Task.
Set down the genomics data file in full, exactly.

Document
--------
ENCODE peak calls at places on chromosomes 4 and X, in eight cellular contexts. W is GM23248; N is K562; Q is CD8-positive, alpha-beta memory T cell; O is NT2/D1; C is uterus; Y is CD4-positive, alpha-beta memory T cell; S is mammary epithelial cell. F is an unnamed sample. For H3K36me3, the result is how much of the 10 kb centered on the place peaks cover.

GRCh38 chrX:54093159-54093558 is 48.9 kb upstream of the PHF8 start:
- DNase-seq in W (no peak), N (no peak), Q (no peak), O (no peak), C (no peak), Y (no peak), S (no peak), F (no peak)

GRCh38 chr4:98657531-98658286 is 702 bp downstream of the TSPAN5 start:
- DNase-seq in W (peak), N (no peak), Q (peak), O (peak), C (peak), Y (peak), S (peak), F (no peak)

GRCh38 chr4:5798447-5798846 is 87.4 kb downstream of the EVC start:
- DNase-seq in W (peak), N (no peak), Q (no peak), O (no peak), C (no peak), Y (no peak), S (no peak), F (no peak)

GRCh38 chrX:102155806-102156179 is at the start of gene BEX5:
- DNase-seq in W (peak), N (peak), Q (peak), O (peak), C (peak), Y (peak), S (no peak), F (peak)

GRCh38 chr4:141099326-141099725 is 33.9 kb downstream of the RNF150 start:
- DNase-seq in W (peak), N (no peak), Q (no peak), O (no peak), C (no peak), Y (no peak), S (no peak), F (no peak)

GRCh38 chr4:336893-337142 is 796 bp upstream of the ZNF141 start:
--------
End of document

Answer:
ENCODE peak calls at places on chromosomes 4 and X, in eight cellular contexts. W is GM23248; N is K562; Q is CD8-positive, alpha-beta memory T cell; O is NT2/D1; C is uterus; Y is CD4-positive, alpha-beta memory T cell; S is mammary epithelial cell. F is an unnamed sample. For H3K36me3, the result is how much of the 10 kb centered on the place peaks cover.

GRCh38 chrX:54093159-54093558 is 48.9 kb upstream of the PHF8 start:
- DNase-seq in W (no peak), N (no peak), Q (no peak), O (no peak), C (no peak), Y (no peak), S (no peak), F (no peak)

GRCh38 chr4:98657531-98658286 is 702 bp downstream of the TSPAN5 start:
- DNase-seq in W (peak), N (no peak), Q (peak), O (peak), C (peak), Y (peak), S (peak), F (no peak)

GRCh38 chr4:5798447-5798846 is 87.4 kb downstream of the EVC start:
- DNase-seq in W (peak), N (no peak), Q (no peak), O (no peak), C (no peak), Y (no peak), S (no peak), F (no peak)

GRCh38 chrX:102155806-102156179 is at the start of gene BEX5:
- DNase-seq in W (peak), N (peak), Q (peak), O (peak), C (peak), Y (peak), S (no peak), F (peak)

GRCh38 chr4:141099326-141099725 is 33.9 kb downstream of the RNF150 start:
- DNase-seq in W (peak), N (no peak), Q (no peak), O (no peak), C (no peak), Y (no peak), S (no peak), F (no peak)

GRCh38 chr4:336893-337142 is 796 bp upstream of the ZNF141 start: